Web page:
Last week I had an opportunity to moderate an extremely impressive panel of security officers at the Argyle Chief Information Security Officer (CISO) Leadership Forum in Chicago, IL. The panel topic was managing the “Balancing Act” between security and the business. Our panelists included representatives from the security teams of global defense contractors, financial services organizations, and manufacturing companies. All of these organizations and their security teams operate their businesses around the world, and have responsibilities to protect not only employee data and company trade secrets, but also data from their business partners and customers. Together, we discussed best practices in finding the balance between enabling the business and ensuring it is resistant to security vulnerabilities.
We explored the evolving role of the security team and security methodologies in increasingly interconnected global businesses. Historically, more “traditional” security models were focused on “perimeter-based security” where security officers focused their efforts on building walls to keep information “in” and keep adversaries “out”. That approach has become increasingly difficult to maintain in a business landscape with transparent boundaries. For example, traditional data loss prevention alone will have limited value in helping you understand how to measure and prioritize risk associated with assets you are trying to manage and protect without further insight into the data itself. If you build a “ten foot wall”, then your “attackers” will come with an “eleven foot ladder”, forcing you to build a “twelve foot wall” in a battle that continues endlessly. Further, how to you build a wall around information when that information is no longer maintained in a central system (or “the castle”) but rather flows through different systems – such as Microsoft SharePoint, file shares, and social platforms – accessed by people with different roles and across different devices?
The new approach our panel discussed was the idea of focusing on the specific data you actually need to protect. What do you consider to be your “crown jewels” when it comes to business data? Do you need to put the same level of effort toward protecting pictures from the company picnic as you do for protecting your customer data or trade secrets? Data-aware security policies provide an opportunity for organizations to build a more layered approach to security, prioritizing where efforts (and costs) should be spent and building multiple lines of defense.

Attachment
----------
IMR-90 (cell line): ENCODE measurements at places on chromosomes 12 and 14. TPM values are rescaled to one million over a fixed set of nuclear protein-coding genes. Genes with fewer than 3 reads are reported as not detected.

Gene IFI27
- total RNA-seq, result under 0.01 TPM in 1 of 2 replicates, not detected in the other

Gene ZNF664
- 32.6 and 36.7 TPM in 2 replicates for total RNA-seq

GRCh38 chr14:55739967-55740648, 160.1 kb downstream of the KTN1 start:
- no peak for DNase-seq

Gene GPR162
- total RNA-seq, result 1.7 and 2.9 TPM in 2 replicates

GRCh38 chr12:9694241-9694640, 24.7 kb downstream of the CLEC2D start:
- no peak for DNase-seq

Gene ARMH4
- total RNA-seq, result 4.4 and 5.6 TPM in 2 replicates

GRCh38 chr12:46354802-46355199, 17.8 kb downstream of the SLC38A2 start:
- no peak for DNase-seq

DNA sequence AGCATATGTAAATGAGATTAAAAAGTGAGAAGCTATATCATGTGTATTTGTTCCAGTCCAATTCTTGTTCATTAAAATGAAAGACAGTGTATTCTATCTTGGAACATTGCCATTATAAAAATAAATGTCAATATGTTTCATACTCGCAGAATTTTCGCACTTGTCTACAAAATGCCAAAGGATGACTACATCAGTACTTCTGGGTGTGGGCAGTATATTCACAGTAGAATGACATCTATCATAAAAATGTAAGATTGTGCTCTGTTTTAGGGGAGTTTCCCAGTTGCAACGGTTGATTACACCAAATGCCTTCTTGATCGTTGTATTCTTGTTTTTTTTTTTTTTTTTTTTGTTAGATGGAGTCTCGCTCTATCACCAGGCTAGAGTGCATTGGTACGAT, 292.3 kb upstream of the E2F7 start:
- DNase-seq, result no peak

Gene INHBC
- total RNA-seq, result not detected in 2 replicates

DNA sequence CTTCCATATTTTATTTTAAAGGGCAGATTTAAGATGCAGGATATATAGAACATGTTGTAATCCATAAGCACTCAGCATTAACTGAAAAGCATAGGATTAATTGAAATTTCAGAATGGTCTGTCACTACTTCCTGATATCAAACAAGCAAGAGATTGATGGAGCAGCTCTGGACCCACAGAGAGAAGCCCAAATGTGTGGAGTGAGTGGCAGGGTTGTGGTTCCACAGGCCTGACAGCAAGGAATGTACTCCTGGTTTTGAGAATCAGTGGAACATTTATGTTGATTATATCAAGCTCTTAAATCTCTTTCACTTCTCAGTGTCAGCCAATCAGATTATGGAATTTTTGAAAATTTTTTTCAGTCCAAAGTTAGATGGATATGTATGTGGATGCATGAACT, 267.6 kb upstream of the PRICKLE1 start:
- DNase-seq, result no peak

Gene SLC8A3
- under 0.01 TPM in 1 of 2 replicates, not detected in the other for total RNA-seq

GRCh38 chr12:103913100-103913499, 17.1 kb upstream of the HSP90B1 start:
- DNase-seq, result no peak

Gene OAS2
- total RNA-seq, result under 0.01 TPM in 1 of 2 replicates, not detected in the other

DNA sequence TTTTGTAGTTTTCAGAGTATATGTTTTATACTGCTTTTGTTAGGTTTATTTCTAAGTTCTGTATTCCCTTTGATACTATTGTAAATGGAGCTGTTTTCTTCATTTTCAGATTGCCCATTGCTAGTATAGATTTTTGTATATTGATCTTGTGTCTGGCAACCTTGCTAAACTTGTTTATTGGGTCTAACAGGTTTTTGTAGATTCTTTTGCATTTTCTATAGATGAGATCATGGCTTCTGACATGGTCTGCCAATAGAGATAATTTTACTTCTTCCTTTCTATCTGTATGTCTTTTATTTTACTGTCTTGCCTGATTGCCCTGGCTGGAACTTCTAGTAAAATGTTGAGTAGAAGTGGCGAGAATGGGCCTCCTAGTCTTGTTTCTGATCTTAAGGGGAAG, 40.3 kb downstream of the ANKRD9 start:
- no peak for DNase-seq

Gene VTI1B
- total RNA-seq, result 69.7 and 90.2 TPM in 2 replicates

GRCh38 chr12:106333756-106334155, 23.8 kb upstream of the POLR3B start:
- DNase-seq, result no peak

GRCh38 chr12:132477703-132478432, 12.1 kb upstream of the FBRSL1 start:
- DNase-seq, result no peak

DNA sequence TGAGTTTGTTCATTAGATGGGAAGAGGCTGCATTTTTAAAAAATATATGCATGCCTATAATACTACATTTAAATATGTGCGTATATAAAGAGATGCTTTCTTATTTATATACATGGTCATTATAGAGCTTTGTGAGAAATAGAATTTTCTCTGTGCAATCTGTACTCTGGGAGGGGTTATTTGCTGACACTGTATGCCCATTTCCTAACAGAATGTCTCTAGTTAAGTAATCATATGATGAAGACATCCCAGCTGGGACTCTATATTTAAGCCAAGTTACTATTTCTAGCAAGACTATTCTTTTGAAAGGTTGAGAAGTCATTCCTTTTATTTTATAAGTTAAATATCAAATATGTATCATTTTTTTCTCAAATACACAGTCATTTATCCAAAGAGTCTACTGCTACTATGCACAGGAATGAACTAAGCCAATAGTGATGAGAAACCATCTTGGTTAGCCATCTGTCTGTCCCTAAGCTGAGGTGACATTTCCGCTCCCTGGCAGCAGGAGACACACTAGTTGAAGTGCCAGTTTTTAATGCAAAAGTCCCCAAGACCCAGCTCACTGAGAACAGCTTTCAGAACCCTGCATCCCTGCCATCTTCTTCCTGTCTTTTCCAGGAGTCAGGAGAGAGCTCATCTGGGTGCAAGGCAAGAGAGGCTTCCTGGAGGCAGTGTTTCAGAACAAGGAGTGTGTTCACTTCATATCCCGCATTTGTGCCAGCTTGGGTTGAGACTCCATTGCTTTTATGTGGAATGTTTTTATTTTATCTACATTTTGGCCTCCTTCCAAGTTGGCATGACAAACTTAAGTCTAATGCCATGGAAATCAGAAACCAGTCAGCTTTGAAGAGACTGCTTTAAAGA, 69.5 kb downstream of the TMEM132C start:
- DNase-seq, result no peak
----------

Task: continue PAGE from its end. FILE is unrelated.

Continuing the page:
Further, making it easier for your employees to do their job successfully while building a more secure environment includes implementing a culture and technology systems where privacy and security controls are not limited to “once a year” training sessions. Instead, it’s important to have an ever present “culture of compliance” where it is easier for your employees to do the right thing than not. Companies must create a transparent security organization to discourage employees from working around security parameters.
Finally, we discussed a new paradigm in which security might answer every employee “ask” with the answer “yes.”For example, when an employee asks if they are able to do something, such as setting up a site to collaborate with peers, security would say yes but also tell them what will need to be put in place in order to make it happen. By creating a culture of “yes” where security is seen as an enabler to the business rather than as a bottleneck, we believe that organizations will be able to transform their end users from the greatest vulnerability to a volunteer security team.
Overall, the panel and the event provided a great opportunity to explore ways that organizations across many industries are working to ensure that their customers, constituents, employees, and data are protected while enabling the business to be more productive than ever before. To learn how AvePoint helps address these challenges, please visit our website.